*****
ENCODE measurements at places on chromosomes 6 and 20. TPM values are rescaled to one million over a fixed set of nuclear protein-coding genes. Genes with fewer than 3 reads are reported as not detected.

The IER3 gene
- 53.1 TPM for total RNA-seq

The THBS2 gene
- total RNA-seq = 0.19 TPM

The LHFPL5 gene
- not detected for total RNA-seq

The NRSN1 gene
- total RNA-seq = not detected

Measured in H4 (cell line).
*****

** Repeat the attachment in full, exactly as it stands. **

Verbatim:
ENCODE measurements at places on chromosomes 6 and 20. TPM values are rescaled to one million over a fixed set of nuclear protein-coding genes. Genes with fewer than 3 reads are reported as not detected.

The IER3 gene
- 53.1 TPM for total RNA-seq

The THBS2 gene
- total RNA-seq = 0.19 TPM

The LHFPL5 gene
- not detected for total RNA-seq

The NRSN1 gene
- total RNA-seq = not detected

Measured in H4 (cell line).